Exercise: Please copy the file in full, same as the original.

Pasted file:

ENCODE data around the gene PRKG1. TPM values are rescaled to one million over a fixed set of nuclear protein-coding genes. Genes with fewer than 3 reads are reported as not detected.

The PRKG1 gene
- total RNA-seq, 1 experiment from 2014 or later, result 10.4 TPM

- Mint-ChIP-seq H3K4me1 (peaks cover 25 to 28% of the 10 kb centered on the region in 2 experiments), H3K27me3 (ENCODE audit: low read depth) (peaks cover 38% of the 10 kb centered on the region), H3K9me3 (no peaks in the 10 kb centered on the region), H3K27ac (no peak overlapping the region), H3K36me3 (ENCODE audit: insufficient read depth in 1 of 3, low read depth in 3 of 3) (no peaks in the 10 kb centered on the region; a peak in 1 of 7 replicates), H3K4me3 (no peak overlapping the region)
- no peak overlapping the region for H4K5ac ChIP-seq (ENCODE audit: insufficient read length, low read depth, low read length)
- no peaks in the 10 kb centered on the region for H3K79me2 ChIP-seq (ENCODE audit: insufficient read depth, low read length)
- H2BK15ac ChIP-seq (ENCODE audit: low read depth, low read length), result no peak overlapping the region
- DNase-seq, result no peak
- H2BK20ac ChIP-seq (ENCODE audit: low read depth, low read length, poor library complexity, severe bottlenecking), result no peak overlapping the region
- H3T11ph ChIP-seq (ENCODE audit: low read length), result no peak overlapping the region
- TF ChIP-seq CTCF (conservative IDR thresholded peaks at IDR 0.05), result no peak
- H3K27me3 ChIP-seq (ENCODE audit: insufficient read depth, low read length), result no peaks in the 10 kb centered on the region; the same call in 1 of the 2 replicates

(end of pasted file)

ENCODE data around the gene PRKG1. TPM values are rescaled to one million over a fixed set of nuclear protein-coding genes. Genes with fewer than 3 reads are reported as not detected.

The PRKG1 gene
- total RNA-seq, 1 experiment from 2014 or later, result 10.4 TPM

- Mint-ChIP-seq H3K4me1 (peaks cover 25 to 28% of the 10 kb centered on the region in 2 experiments), H3K27me3 (ENCODE audit: low read depth) (peaks cover 38% of the 10 kb centered on the region), H3K9me3 (no peaks in the 10 kb centered on the region), H3K27ac (no peak overlapping the region), H3K36me3 (ENCODE audit: insufficient read depth in 1 of 3, low read depth in 3 of 3) (no peaks in the 10 kb centered on the region; a peak in 1 of 7 replicates), H3K4me3 (no peak overlapping the region)
- no peak overlapping the region for H4K5ac ChIP-seq (ENCODE audit: insufficient read length, low read depth, low read length)
- no peaks in the 10 kb centered on the region for H3K79me2 ChIP-seq (ENCODE audit: insufficient read depth, low read length)
- H2BK15ac ChIP-seq (ENCODE audit: low read depth, low read length), result no peak overlapping the region
- DNase-seq, result no peak
- H2BK20ac ChIP-seq (ENCODE audit: low read depth, low read length, poor library complexity, severe bottlenecking), result no peak overlapping the region
- H3T11ph ChIP-seq (ENCODE audit: low read length), result no peak overlapping the region
- TF ChIP-seq CTCF (conservative IDR thresholded peaks at IDR 0.05), result no peak
- H3K27me3 ChIP-seq (ENCODE audit: insufficient read depth, low read length), result no peaks in the 10 kb centered on the region; the same call in 1 of the 2 replicates